What Had Happened Was Trending stories on the intersections of race, sports & culture

The irony of Trump’s Jack Johnson pardon

He freed the memory of one black man while his attorney general revives policies that lead to mass incarceration

4:20 PMIt took a white president to pardon Jack Johnson, the first black heavyweight boxing champion, for having sex with white women.

Barack Obama wouldn’t touch it, to the dismay and puzzlement of many. Perhaps Johnson’s history was too messy. After winning the world title in 1908, Johnson flaunted his lust for money, clothes, cars, jewelry — and especially white women. In an America where black men could be lynched for a stray glance or remark, Johnson viciously beat at least one of his white girlfriends. Even though Johnson was wrongfully imprisoned under a Jim Crow law designed to police interracial sex, the first black president ignored pleas to exonerate the long-dead boxer. Instead, Obama focused his pardon power on living people unjustly imprisoned by the racially biased policies of mass incarceration.

On Thursday, President Donald Trump pardoned Johnson, who died in a car crash in 1946. “We righted a wrong,” Trump said in a ceremony attended by Johnson’s descendants, current heavyweight champ Deontay Wilder, former champ Lennox Lewis and Rocky actor Sylvester Stallone, who brought Johnson’s case to Trump’s attention.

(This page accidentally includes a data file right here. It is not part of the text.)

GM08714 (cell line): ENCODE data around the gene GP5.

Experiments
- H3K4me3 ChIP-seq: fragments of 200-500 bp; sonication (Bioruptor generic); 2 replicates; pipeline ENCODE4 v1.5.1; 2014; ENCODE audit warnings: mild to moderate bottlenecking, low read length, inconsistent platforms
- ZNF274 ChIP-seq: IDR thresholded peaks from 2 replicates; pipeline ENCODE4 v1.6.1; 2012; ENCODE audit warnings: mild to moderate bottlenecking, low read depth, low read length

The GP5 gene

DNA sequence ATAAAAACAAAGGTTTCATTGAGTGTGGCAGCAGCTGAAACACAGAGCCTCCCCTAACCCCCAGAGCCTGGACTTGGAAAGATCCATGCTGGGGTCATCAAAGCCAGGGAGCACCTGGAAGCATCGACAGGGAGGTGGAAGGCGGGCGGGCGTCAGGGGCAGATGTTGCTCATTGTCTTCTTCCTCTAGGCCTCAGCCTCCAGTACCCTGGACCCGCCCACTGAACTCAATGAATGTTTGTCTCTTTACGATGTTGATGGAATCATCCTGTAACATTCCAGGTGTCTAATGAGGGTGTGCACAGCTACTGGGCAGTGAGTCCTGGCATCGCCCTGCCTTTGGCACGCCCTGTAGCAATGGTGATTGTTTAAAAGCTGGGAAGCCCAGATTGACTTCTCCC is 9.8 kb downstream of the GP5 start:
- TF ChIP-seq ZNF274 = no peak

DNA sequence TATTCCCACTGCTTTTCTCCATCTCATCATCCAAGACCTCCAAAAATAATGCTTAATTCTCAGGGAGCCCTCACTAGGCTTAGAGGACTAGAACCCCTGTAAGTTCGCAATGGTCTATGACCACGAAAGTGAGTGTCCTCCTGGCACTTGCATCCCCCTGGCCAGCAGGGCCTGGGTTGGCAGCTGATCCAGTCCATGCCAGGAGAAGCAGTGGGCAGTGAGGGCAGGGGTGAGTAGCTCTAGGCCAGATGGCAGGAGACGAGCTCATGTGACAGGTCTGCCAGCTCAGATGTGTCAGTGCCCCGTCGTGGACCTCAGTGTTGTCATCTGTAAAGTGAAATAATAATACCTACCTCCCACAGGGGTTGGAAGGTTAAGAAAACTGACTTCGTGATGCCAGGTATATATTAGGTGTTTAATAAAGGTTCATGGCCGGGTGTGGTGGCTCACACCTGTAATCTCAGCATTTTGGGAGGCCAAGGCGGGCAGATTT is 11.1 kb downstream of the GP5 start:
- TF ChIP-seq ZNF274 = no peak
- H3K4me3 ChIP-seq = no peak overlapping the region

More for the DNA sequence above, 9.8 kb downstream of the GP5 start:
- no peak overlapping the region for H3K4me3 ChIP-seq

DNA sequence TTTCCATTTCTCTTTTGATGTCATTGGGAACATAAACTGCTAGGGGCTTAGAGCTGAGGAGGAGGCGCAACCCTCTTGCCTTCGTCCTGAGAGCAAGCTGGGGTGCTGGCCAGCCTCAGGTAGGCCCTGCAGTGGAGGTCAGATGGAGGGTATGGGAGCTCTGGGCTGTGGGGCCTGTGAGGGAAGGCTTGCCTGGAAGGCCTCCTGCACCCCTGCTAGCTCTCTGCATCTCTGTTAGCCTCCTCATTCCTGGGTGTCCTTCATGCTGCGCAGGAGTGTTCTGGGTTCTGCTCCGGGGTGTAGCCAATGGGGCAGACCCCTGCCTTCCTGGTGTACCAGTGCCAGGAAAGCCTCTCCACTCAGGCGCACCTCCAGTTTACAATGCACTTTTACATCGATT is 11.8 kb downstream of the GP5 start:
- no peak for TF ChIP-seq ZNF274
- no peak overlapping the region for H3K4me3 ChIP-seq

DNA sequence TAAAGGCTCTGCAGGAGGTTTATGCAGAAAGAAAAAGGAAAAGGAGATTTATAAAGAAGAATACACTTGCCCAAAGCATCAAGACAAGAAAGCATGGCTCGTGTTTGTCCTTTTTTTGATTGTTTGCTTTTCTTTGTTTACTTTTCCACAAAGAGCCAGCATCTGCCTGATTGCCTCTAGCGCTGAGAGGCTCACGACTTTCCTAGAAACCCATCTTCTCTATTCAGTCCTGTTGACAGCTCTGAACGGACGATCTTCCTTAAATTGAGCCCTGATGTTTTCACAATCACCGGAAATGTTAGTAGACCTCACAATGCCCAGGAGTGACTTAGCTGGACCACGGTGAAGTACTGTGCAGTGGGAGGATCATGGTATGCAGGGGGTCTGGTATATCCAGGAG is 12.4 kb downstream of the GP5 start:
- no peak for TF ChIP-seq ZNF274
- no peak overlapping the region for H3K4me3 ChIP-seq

There are many ironies in Trump’s decision, starting with the president being elected despite multiple accusations of sexual misconduct and assault. Add that Obama was handcuffed, to some extent, by a double standard that holds African-Americans accountable for all black sins while allowing whites to be judged as individuals. And Johnson’s gaudy lifestyle bears more similarities to Trump’s than to Obama’s.

But the saddest point is that while Obama used his pardons to free those victimized by mass incarceration, Trump’s Justice Department, under Attorney General Jeff Sessions, is reviving policies on criminal charges that disastrously and disproportionately packed American prisons with blacks and Latinos.

Trump just freed the memory of one black man who died 72 years ago. How many living black men are now headed to the place where Jack Johnson never should have been?

Shooting Rockets at the throne: on the eve of Houston’s most important game of the season

Does Houston want to have a problem — or do they want to be the problem?

10:54 AMThere’s a Jay-Z lyric for any and every situation in life. For the Houston Rockets, their current 2-1 Western Conference finals plight is no different. More on that shortly. After elimination by the Golden State Warriors in 2015 and 2016, Rockets general manager Daryl Morey all but confirmed the Bay Area fetish. “It’s the only thing we think about,” he told ESPN last December. “I think I’m not supposed to say that, but we’re obsessed with ‘How do we beat the Warriors?’ ”

He went on to say, “It’s like 90 percent … if we’re gonna win a title, we’ve obviously gotta beat the Warriors at some point. So we’re extremely focused on that. A lot of our signings and what we do during the year is based on that.”

This year’s Houston Rockets are an all-time great offensive juggernaut. The franchise broke its own record for 3-pointers made in a season this year. But here’s the thing — beating the defending champions in regular-season matchups, as they did two out of three times, is a completely different animal from trying to beat them four times in less than two weeks.

Chris Paul waited his entire career to advance to the NBA’s final four, and it’ll likely end in five if the Rockets put on a repeat performance of their Game 3 curb-stomping.